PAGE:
Partnering with a Technology Company
Companies begin to look at partnering with Technology services for many reasons. With what started as simply purchasing a product to streamline an internal process, has now expanded into multi-million dollar partnerships as synergies between corporations and tech emerge. In competitive markets, scalability and ‘So What’ makes Partnerships successful? With Strategic alliances, outcomes of partnerships are likely to evolve into rapid economic expansion, equity and mutual benefits.
In a transport setting, we see government bodies, corporations and institutions entering into Public, Private Partnerships (PPP’s) with technology companies in a bid to unearth innovation and agility. A large reported reason for failure in partnerships, were due to overly ambitious early interactions, only for the relationship to be broken down by having little support from their contracting partner once the contract has been signed. PPP’s are more favourable because of their lower risk and greater improved project scope
Differences Between Partnering and Building a Product
In competitive landscapes, companies and agencies can’t afford to fall behind in offerings. When building a new product, there are many more variables and risks, such as new hires for a build, not just engineers but researchers, and even marketers to promote or implement your new service. As experience is gained, many hours and resources can be wasted.
Financially, PPP’s are generally better value for money, with the PPPs experiencing average cost overruns of 4.3 per cent, compared with 18 per cent for the traditionally procured projects (PWC).
Partnering with a company that already understands its niche, benefits both organisations. Both partners synergise with wanting to see their product or project succeed. A tech provider does understand that not one size fits all, and has your best interest to help create a smooth implementation and ensure the best outcomes. How? They’ve created and evolved the product, marketed the product, and understand how a product has performed in the past, in a way that will reflect your companies future.
But naturally, partnering does have its own risks, as it is generally not a “quick fix”.
According to “The Formation of Public-Private Partnerships: Lessons from Nine Transport Infrastructure Projects in the Netherlands”, over nine transport partnerships have concluded three main patterns for why partnerships fail.
- Ambitious proposals followed by a lack of support
- Lack of relationship development
- Lack of synergies between companies
Successfully Choosing the Right Partner
We’ve collated through our experience, our top three pieces of advice for picking a technology partner.
Filling the Capabilities Gap
Product and implementation experience is crucial. However, both parties understanding where their strengths lie, and how they can ultimately complement each other will create the most optimised solution possible. During the project exploration and implementation phase, your potential partner needs to have the adaptability and knowledge within specific niches of an industry. Sharing this knowledge is daunting, but as a partner, communicating and understanding one’s strengths is what will prove to create a successful project. Create synergies, for the most operational effectiveness.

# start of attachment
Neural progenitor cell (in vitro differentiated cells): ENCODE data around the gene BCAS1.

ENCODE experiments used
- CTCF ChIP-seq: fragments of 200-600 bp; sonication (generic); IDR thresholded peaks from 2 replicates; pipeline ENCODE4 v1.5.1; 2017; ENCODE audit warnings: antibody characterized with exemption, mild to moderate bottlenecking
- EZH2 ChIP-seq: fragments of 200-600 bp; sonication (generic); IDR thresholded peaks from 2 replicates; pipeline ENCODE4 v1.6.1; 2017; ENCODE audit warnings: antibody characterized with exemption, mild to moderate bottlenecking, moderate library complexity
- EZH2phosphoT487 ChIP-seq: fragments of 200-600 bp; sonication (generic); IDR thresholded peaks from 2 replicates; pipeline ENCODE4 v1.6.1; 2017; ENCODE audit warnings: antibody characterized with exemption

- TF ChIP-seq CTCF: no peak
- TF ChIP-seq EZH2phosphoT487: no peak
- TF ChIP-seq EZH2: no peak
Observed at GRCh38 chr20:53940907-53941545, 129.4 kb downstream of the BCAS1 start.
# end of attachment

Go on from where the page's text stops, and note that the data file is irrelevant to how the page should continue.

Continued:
One of the major success factors reported successful projects is the involvement of the private companies in the strategic planning process. This means building a relationship, involvement before and after project/product launch, hitting all goals and benchmarks that are set together. As mentioned above, red flags begin when a company has major involvement at the initial exploratory phase and then removes themselves during the implementation and success of the technology. PPP’s should both have critical success factors applied to make sure their goals align to achieve the best outcome, and this means having a structured approach for pre and post-implementation
API’s, SSO’s and all other acronyms, it can be all daunting, and a tad confusing, especially if you’re not in the tech world. A tech provider should be able to “hold your hand” through this process and guide you on how they can integrate seamlessly with your current products, take for example Liftango and Pay by Phones integration. With an API Liftango was able to integrate seamlessly with Pay By Phone, a parking product already used by Monash University. As a partner, tech companies should endeavour to make the integration as stress-free as possible. This means having specialists that maintain constant interactions to ensure everything goes to schedule - no surprise and deliveries are on time.
Partnering is ultimately there to develop your companies offering, create new relationships, and open new doors. By choosing the right partner, implementing a new project will be more seamless, and both companies can work fluidly together. The common theme we can see for successful partnerships boils down to communication. Having these open lines, and alignments will see both companies succeeding within their projects.